Today is National Suicide Prevention Day so I wanted to share this story of hope with you. Thank you Marshall for doing what you do. 

Marshall: I used to be an addict. When I got to treatment, I was taking my first shower in about six weeks. When I came out of the shower, this guy who had been in treatment for a while had this boom-box. He had a Michael Jackson song playing. I had heard this song 1,000 times when I was getting high but never listened to the words. The song was Man in the Mirror. I just started crying. I made a promise to God that day that if he helped me get my life back that I would dedicate my life to helping people out of bad situations. I’ve lived my life to keep that promise ever since I made it. 

BW: How long ago was that?

Marshall: 1998. The place that helped me get off the streets was Central Presbyterian. All the other churches around English Avenue told me they didn’t have any programs to help me. 23 different churches. 

These people stopped to talk to me one day. They knew just from looking at me that I was an addict. They told me about this lady named Carol. Said she could help me. They told me I had to get there early to be seen, so I made it my business to walk from The Bluff to downtown and be the first person in line at 5 AM. 

BW: Well, what got you there? What made you want to stop?

Marshall: I got sick and tired of being sick and tired. At one point I thought I was gonna die. I was ready to commit suicide. 

I don’t share this with many people, but my mother committed suicide in active alcoholism. I had to identify her body. She jumped from that white apartment building across from the Art Center train station. You know, they have the glassed in patios? They glassed them in after she jumped from the 17th floor. She just got tired, like I was.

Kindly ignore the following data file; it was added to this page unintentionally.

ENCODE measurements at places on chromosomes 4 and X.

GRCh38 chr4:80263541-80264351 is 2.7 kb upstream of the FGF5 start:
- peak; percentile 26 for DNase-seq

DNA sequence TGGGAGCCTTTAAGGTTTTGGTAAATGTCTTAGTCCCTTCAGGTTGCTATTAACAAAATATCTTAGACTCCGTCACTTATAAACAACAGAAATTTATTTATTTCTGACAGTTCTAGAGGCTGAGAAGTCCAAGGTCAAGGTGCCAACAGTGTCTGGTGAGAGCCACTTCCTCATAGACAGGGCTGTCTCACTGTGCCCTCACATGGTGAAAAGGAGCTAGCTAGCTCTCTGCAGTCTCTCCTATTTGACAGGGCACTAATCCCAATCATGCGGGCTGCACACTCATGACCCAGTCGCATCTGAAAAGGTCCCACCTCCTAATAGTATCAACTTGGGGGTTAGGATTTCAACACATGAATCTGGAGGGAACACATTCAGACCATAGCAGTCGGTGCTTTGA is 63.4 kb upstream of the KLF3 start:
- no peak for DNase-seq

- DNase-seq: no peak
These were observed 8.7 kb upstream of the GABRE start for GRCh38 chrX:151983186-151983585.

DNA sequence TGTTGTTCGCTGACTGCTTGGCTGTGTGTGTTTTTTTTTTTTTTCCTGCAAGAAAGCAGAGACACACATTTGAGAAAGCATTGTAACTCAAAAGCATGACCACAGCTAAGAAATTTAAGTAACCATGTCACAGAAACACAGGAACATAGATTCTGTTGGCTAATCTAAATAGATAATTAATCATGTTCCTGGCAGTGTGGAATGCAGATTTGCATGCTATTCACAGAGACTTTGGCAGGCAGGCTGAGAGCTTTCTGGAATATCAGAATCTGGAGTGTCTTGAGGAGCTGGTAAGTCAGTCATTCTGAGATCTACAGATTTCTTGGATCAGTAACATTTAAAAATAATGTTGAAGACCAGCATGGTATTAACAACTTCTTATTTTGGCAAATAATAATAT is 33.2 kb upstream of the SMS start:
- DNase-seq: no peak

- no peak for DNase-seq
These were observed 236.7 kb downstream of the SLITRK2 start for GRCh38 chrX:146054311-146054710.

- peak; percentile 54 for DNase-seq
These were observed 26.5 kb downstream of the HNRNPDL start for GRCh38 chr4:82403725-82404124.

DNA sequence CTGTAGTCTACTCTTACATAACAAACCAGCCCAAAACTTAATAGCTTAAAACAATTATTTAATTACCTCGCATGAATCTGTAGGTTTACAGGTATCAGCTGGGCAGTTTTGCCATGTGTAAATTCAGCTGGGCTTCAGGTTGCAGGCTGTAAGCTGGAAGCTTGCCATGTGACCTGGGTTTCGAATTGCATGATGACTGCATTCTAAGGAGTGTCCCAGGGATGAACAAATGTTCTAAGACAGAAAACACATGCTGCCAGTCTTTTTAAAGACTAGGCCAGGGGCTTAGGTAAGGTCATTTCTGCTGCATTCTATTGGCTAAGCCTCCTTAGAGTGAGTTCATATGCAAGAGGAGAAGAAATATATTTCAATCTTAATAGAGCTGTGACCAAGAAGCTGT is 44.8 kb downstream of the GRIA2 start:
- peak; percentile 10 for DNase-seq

When I went to Central Presbyterian that morning to see Ms. Miller, I had a 38 strapped to my ankle. I told her, if she couldn’t help me that day that I was gonna walk out back of that church and shoot myself in the head cause I just couldn’t do it no more. 

I’d been sleeping on the streets at that time for three weeks in abandoned houses. One of the houses was right next to the drug dealer. There was feces and piss all over the floor but I ended up staying in that house through outpatient treatment. They tried to put me in some shelters but they were getting high at the shelters. So, I stayed in that house. The drug dealer was actually happy for me. He said, “I’m really happy you getting clean cause you helped me buy my new Cadillac.” He even fed me. 

I knew I had to stay clean. I looked like a skeleton. I weighed 127 pounds when I went to treatment. I hadn’t looked in a mirror in six months and when I did I didn’t recognize myself. 

BW: I know you do a lot of work with people on the streets. Can you tell me about what you do when you’re out there?

Marshall: HIV testing, I have overdose reversal kits with me. I just got an organization to donate some pregnancy test kits. I offer them a way off the streets, if they want it. I use the harm reduction approach. I don’t try to make anybody do anything. I just let them know that when they’re ready, give me a call, no matter what time, day or night. I meet people right where they’re at and have frank conversations with them. I don’t force my views or my values on anybody. I just treat them with unconditional love. I don’t try to save nobody but I’m there when they’re ready to save themselves. 

People know that I really care. I talk to them, hug them. I don’t care what they been doing or what they smell like or what drugs they been doing. I hug everybody and they know when I hug them that it’s a hug of love. I don’t judge them. It’s unconditional. I’ll love them whether they get clean or not. 

You know what…after I paid the rent this week, I haven’t had no money since Monday. I haven’t even had two dimes to rub together but I’m richer than most folks that I know because of the work that I do. 

I struggle every week and my biggest fear is being homeless and clean. That’s my biggest fear. 

BW: Well, that’s why we’re here today. My partner Suzu told me that you’d been going through some hard times. I know you lost the apartment in The Bluff due to the owner of the place not paying his bills. She mentioned that you’d taken a spill down the stairs at this motel and you haven’t been able to work. 

A few months ago I met a lady off of Fulton Industrial who was selling DVDs out of her backpack. People that follow the project gave me money to help her out with a place to stay. Unfortunately, I could never reconnect with her. The number I had for her was wrong and I went back several times to look for her but no luck. So, I’ve been sitting on this money and when I heard about your situation, it seemed like you could use a hand. 

Marshall was grateful and immediately started talking about helping other people. Thank you to everyone who pitched in and help raise that money. You did a good thing and you helped someone out who spends their life helping other people out, right here in Atlanta.